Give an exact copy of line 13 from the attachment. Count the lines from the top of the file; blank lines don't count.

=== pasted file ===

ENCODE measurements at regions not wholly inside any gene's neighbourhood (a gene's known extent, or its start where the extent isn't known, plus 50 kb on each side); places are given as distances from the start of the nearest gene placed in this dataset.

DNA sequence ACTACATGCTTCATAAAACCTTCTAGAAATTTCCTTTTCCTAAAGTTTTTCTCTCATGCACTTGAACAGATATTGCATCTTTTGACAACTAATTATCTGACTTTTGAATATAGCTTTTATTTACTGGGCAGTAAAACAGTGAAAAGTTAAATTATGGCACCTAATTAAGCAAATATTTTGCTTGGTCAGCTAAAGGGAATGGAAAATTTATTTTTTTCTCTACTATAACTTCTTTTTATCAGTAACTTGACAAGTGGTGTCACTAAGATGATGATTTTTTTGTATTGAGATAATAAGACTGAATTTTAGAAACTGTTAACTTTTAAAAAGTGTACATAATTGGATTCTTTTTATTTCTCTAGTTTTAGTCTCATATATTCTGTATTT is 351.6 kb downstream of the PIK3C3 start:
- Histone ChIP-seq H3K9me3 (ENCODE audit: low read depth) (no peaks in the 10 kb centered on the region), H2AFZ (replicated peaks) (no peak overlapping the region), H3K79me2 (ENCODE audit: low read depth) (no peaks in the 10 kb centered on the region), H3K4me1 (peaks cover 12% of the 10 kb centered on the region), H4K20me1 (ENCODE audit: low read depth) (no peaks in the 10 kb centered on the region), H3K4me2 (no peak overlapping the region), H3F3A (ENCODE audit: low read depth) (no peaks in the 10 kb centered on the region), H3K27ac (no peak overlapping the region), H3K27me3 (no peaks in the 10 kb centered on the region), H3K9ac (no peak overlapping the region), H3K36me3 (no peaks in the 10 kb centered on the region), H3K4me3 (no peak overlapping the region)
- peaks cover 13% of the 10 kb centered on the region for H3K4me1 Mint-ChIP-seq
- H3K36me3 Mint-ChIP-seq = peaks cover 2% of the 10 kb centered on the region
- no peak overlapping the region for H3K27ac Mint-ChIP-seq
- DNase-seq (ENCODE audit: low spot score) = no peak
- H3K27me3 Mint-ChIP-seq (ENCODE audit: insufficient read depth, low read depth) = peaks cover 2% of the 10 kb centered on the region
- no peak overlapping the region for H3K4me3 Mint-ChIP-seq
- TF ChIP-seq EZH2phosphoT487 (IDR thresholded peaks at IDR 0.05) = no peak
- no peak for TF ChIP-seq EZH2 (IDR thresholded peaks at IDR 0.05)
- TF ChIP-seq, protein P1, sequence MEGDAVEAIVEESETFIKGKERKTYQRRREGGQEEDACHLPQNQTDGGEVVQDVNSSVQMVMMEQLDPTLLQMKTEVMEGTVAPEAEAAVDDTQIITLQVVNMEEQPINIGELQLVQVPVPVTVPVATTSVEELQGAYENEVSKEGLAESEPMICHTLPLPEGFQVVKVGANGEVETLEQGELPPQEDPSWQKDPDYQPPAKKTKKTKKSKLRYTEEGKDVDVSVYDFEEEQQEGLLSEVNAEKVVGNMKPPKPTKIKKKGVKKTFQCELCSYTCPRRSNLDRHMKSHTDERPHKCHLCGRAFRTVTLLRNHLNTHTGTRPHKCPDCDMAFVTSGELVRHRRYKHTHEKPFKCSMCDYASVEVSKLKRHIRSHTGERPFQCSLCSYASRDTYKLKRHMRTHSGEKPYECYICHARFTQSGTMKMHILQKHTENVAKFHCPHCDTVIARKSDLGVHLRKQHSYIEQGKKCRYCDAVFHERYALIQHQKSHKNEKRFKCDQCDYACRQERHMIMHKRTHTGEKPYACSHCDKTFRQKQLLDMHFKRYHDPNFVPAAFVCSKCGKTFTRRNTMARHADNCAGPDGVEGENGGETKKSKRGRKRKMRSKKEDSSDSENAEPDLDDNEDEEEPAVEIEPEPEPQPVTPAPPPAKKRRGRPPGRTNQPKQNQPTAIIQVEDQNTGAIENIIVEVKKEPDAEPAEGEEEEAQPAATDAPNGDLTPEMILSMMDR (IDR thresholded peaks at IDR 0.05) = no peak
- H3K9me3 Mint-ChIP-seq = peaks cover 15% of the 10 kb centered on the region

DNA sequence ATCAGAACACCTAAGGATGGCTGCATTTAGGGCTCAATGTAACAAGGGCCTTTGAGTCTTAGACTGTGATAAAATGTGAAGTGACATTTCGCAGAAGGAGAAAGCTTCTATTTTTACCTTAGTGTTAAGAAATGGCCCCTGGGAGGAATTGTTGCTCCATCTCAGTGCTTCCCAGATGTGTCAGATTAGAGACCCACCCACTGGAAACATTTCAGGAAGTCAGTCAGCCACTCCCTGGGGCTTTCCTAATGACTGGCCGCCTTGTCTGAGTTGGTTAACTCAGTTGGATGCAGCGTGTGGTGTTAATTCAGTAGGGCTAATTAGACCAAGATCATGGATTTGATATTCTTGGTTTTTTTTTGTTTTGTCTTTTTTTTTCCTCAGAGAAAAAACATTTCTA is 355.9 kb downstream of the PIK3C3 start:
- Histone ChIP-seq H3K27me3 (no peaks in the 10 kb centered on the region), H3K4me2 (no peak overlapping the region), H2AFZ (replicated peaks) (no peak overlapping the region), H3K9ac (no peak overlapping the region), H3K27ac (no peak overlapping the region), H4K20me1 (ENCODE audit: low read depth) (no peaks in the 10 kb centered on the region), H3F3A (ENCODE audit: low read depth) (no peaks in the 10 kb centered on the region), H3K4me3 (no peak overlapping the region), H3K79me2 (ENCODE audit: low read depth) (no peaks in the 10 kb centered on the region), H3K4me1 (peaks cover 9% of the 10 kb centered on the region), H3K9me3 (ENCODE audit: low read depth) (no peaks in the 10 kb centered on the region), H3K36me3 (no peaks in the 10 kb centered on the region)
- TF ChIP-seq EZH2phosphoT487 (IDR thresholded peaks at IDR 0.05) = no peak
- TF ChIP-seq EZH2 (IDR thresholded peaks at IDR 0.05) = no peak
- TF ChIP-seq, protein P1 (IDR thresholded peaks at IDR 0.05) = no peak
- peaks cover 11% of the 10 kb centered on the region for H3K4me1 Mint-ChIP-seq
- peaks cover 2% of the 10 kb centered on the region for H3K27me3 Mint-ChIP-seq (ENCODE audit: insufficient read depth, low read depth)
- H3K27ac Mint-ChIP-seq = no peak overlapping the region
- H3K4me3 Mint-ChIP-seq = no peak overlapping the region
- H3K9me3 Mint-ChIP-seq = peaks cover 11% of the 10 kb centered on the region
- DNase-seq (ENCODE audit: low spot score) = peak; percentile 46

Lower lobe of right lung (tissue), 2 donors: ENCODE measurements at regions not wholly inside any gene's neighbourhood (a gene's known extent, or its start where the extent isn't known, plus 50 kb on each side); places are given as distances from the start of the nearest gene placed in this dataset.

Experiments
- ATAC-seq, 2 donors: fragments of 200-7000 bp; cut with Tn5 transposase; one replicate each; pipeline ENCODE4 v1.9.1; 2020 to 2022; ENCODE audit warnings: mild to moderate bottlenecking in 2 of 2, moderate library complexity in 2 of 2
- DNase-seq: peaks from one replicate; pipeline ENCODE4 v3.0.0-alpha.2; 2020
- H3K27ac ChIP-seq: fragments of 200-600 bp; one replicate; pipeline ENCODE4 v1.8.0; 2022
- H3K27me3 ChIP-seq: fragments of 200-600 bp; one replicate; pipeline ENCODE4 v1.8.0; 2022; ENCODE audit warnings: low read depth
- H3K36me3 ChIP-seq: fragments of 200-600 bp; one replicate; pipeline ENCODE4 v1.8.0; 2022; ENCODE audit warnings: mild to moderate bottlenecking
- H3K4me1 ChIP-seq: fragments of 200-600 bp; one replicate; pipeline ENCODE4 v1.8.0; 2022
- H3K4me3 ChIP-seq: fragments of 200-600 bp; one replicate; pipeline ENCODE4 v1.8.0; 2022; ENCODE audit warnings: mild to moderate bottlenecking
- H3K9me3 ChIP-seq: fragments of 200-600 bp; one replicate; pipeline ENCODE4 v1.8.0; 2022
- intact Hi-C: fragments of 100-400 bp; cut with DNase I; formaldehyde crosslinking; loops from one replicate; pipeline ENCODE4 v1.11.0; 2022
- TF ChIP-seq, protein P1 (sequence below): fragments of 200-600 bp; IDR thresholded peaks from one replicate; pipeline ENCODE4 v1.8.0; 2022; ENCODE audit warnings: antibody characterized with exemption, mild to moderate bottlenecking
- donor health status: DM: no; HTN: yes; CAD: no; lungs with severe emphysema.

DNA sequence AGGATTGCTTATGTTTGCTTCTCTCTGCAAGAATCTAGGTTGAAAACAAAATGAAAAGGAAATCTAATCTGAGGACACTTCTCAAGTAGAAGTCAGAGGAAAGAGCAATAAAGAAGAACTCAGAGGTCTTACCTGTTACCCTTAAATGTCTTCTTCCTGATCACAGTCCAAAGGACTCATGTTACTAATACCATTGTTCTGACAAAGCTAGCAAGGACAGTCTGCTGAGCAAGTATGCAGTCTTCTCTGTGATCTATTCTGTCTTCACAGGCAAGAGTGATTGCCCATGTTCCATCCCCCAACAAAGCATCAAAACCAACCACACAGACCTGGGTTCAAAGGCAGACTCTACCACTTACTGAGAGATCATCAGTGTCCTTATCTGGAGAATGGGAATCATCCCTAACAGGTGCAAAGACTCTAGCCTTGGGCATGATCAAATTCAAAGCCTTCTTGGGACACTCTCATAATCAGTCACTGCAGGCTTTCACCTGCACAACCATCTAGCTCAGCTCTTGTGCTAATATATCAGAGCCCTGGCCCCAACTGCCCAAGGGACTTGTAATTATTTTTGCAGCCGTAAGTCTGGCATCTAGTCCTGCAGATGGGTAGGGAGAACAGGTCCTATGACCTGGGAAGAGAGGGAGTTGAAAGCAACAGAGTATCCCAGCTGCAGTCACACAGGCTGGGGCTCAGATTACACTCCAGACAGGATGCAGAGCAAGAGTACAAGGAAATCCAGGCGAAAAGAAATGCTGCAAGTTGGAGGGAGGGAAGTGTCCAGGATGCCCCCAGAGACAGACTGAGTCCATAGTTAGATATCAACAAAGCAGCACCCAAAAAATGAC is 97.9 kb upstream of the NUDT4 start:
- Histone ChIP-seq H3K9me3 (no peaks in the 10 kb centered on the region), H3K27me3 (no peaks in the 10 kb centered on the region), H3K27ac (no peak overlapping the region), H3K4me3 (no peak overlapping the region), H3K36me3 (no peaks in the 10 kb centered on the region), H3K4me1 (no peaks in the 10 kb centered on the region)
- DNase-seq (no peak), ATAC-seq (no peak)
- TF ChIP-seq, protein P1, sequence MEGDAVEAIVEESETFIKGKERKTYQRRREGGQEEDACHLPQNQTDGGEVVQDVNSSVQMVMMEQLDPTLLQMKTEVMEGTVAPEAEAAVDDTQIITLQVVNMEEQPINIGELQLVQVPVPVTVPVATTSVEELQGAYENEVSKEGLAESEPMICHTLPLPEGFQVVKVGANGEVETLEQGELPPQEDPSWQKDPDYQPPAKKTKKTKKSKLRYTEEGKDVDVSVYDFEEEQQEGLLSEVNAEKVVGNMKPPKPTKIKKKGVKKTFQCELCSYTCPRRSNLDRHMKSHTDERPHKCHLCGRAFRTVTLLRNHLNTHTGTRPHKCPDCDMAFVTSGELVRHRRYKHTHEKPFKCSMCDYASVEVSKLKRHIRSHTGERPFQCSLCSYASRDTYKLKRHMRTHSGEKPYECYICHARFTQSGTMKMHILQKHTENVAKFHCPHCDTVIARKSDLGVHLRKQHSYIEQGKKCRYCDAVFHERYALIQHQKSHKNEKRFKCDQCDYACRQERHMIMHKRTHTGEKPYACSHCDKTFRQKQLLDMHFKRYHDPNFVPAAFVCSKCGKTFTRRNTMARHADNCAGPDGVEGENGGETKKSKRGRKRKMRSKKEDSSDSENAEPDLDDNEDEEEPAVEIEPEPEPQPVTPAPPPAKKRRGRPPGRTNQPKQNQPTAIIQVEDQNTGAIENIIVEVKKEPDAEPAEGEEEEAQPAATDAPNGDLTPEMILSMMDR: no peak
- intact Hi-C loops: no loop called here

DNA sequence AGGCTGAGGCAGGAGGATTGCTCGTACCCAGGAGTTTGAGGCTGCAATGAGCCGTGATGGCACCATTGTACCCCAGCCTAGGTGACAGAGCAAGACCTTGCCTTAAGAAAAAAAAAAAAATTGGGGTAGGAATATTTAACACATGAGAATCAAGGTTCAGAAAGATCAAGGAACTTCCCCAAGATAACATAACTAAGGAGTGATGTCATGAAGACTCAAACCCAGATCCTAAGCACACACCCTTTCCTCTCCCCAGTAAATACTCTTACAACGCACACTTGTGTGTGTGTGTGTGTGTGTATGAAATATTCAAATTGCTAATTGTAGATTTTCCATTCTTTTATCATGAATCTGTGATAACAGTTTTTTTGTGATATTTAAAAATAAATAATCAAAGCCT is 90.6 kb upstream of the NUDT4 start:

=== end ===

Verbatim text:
- H3K9me3 Mint-ChIP-seq = peaks cover 15% of the 10 kb centered on the region